1 in 5 of Consumers Without Paycheck Pressures Still Plan to Finance Holiday Purchases

As the holidays near, balancing tight budgets with the festive spirit can become a challenge. Which is why traditionally, many consumers turn to credit to navigate holiday expenses, ensuring celebrations are not marred by financial constraints. However, recent trends show a decline in reliance on credit for holiday shopping, hinting at smarter spending habits despite financial constraints.

These are some of the findings detailed in the latest edition of “New Reality Check: The Paycheck-to-Paycheck Report,” a PYMNTS Intelligence and LendingClub collaboration. The “Holiday Shopping Deep Dive Edition draws on insights from a survey of over 3,600 U.S. consumers to examine the financial lifestyles and spending choices of U.S. consumers going into the 2023 holiday shopping season. 

The report reveals that 32% of shoppers expect to use one or more credit options for their holiday shopping, down from 37% in 2022. This decrease indicates a growing inclination towards more cautious spending habits. Among the credit options, credit card financing remains the most popular, with 27% of shoppers planning to use credit cards for their holiday purchases. Additionally, buy now, pay later (BNPL) options have gained traction, especially among younger consumers, with 20% planning to use this financing method.


Furthermore, the share of holiday spending expected to be financed has also witnessed a decline. As the study noted, credit product usage is projected to account for only 13% of holiday spending this year, compared to 15% last year. This decrease suggests that consumers are relying less on credit to fund their holiday purchases and are instead opting for other payment methods or adjusting their spending habits.

The decrease in credit usage and financing for holiday shopping is observed across all demographics. Consumers who are struggling to pay their bills are the most likely to plan on using credit to cover their holiday spending. However, even among this group, the expected credit usage has decreased from 50% in 2022 to 43% this year. 

Among consumers not living paycheck to paycheck, credit usage has also dipped from the 26% recorded in 2022, however 21% still plan on using credit to finance purchases this year.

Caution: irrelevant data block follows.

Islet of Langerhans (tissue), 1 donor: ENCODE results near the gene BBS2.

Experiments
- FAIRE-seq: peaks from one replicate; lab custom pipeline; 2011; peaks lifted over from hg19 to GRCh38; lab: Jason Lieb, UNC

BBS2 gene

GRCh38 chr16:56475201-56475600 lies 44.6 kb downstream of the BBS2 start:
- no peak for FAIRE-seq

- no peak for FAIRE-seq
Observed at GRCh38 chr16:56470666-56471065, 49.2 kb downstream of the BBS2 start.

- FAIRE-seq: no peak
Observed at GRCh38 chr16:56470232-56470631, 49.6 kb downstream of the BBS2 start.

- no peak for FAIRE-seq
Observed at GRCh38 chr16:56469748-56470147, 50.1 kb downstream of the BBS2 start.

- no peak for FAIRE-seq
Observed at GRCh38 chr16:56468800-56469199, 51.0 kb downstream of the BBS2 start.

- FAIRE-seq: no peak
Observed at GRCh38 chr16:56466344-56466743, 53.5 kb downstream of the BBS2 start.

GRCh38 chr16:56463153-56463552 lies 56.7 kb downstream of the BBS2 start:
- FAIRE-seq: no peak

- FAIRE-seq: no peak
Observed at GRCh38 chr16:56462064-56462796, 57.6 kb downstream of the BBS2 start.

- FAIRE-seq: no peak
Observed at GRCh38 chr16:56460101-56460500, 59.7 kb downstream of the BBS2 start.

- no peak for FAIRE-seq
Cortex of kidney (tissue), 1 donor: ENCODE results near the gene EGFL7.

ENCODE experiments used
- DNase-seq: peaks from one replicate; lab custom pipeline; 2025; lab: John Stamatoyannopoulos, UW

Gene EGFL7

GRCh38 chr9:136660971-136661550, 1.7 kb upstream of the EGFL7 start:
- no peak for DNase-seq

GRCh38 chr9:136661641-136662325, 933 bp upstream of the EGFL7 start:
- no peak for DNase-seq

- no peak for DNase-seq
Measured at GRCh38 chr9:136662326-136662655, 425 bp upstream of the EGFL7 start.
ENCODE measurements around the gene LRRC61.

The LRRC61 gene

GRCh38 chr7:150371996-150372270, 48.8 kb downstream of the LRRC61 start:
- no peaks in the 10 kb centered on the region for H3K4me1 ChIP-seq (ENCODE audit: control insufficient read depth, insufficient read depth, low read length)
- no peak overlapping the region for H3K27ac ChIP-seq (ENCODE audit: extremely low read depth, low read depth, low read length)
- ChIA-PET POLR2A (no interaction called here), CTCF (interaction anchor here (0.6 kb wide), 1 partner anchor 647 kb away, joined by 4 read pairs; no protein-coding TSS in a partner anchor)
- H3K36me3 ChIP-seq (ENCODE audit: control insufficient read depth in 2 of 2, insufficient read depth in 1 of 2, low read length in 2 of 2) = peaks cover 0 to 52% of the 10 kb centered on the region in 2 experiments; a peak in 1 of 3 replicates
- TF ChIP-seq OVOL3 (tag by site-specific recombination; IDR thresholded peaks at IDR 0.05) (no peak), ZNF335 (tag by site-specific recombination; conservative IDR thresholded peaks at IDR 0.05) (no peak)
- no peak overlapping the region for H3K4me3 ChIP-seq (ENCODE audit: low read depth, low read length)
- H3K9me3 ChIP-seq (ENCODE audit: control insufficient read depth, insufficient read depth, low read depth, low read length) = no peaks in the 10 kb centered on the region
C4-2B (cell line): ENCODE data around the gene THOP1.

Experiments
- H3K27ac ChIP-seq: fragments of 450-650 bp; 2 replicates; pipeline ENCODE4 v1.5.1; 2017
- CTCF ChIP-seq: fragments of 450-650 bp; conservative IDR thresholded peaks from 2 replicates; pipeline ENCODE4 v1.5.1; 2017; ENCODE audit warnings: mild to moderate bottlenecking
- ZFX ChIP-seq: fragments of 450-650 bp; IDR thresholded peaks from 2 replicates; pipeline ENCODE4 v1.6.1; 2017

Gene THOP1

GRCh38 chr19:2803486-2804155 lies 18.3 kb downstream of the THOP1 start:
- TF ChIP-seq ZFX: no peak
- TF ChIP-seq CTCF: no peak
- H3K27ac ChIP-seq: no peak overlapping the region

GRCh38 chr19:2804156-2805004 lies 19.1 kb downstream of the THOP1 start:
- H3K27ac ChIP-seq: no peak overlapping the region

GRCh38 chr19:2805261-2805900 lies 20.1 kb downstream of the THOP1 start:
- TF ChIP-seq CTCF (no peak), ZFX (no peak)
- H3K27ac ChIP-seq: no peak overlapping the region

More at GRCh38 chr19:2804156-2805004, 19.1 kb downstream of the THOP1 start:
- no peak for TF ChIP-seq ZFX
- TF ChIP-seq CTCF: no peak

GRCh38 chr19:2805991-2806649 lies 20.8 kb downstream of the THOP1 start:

When it comes to different generations, bridge millennials have experienced the largest drop in credit usage and the share of purchases they expect to finance. The share of millennials aiming to use credit has also dropped from about 50% to 45% between 2022 and 2023, while that of Generation X has decreased from 39% to 29%. The share of boomers and seniors planning to use credit to finance purchases remains relatively small, but there is still a decrease from the 19% recorded last year to 16% this year. 

The report highlights that consumers’ financial standing and concerns about the economy play a significant role in their decision to decrease credit usage. Many consumers perceive themselves as worse off now compared to 2022, and a considerable percentage express concerns about the economic outlook. These factors contribute to a more conservative stance on spending and a reduced reliance on credit options.

In conclusion, consumers are using less credit for holiday shopping, showing they’re getting smarter about money. It’s not just about numbers — it’s a sign that celebrations don’t have to break the bank. Instead, it suggests a refocus on what really counts during the holidays: being together, feeling grateful, and making meaningful memories with less debt and financial stress.